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Warren Gatland believes Wales will draw on their past successes at Twickenham for what is shaping up to be an RBS 6 Nations decider against England.
Wales moved to the top of the table with a 19-10 victory over France in Cardiff - their fifth successive victory over Les Bleus.
England will reclaim top spot by beating Ireland at home on Saturday and that is likely to set up a title shoot-out with Wales at Twickenham on March 12.
Gatland has fond memories of Twickenham with Wales winning there in their Grand Slam seasons of 2008 and 2012, as well as last September's World Cup clash which secured their quarter-final place at England's expense.
"It's a great stadium, we love going to play there," Gatland said. "They're a quality team and it's going to be a really tough Test match.
"But we've been there on a few occasions and won there, so we've got to have that confidence and belief that you can do it.
"That's why the victory was so important, it keeps us in this Championship.
"If we had lost we would basically have been out of it - but we've got a lot to play for now in two weeks."
Gethin Jenkins, a replacement against France, could miss the Twickenham clash as Gatland reported that the British and Irish Lions prop had suffered a tight calf before kick-off.
The New Zealander also confirmed the Wales management would check on Rhys Webb's fitness in the Ospreys' Guinness PRO12 game at Connacht on Saturday.
Scrum-half Webb is set to make his first start since suffering a foot injury last September, which forced him to miss the Rugby World Cup.
After drawing with Ireland in Dublin and beating Scotland at home, Wales were worthy winners against France to make it five points from three matches.
Their first-half dominance deserved more than a 6-3 lead, but the boot of Dan Biggar - who contributed 14 points - and George North's 25th try for his country gave Wales breathing space after the break.
Les Bleus skipper Guilhem Guirado did cross in the final minute, but it was only France's second try in six games against Wales.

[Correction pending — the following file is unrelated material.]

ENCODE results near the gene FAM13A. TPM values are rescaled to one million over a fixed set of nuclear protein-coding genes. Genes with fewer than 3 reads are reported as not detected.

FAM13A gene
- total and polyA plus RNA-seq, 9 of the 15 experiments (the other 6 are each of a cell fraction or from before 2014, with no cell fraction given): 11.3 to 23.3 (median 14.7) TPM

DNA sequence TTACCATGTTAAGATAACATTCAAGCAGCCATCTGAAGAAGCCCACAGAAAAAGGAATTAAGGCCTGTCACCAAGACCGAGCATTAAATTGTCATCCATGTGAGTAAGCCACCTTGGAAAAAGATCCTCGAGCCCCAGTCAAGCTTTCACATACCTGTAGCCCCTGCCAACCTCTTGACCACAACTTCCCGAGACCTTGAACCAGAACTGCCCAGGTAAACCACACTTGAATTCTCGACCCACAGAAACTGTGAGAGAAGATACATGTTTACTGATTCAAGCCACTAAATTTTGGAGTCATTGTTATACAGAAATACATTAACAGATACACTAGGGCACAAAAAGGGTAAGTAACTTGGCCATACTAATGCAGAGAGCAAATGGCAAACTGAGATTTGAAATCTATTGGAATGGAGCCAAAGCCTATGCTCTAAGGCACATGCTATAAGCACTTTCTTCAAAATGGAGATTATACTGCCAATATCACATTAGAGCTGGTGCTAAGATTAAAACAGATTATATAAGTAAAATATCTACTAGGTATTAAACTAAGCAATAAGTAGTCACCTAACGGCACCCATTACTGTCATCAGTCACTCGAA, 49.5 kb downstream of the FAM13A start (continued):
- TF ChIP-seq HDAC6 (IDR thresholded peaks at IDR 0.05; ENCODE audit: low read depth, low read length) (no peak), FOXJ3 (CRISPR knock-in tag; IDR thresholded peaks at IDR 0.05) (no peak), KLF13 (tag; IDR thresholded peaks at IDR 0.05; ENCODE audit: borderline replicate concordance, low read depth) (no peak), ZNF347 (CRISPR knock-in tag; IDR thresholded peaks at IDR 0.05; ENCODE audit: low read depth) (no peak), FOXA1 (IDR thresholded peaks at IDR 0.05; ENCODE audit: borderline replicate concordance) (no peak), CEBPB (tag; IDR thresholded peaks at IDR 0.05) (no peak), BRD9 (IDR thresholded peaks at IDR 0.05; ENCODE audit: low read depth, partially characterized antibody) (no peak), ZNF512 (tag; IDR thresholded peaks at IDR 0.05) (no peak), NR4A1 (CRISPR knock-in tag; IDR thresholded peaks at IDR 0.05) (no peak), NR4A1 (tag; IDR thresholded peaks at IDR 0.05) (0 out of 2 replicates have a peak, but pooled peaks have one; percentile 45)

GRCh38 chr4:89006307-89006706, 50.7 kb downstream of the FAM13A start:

"It was a tough game, so to go 19-3 with 10 minutes to go we were really pleased with that," Gatland said.
"We felt we didn't get the rub of the green on a few things but you've got to cope with that.
"I told the players that the pleasing thing was that trusted the system defensively, and they trusted each other. From a coach's point of view, that is very pleasing."
Gatland, however, was disappointed that his team constantly fell foul of English referee Wayne Barnes.
Wales conceded 14 penalties in the game and the New Zealander was clearly bemused by some of the decisions.
"We need to get clarity on a few calls as a few scrum decisions went against us and there is always interpretation at the breakdown," Gatland said.
"In fairness, we need to look at ourselves as well to see why that penalty count was as high as it was.
"But one of the targets we have as a team is 10 penalties or less, and that (amount of penalties) puts you under a bit of pressure.
"Hopefully we'll be a bit more accurate in couple of weeks' time, but the defence was outstanding, the set-piece was good again and we were good in the air.
"France have definitely improved - they competed hard on the ball and got in behind us once or twice.
"They've got so many players I think they will improve as the championship goes on."
France had won their opening two championship games against Italy and Ireland, but it remains very much a work in progress under new coach Guy Noves.
They spent most of the first half on the back foot and, when they did finally enjoy some possession and territory in the second period at 16-3 down, they were unable to unlock the Wales defence.
"It was a big turning point of the match not being able to score when we were in their 22 for so long," Noves said.
"It was a difficult way to concede a try, especially as we had showed character to go in 6-3 down at half-time.
"We were under pressure in the first half, especially under high balls, but it probably reflects the game at the end.
"Wales relies a lot on the power of the backs so we were not surprised.
"They have a strong kicking game and we were not up to it, it allowed them to put pressure on us and stay in our half."
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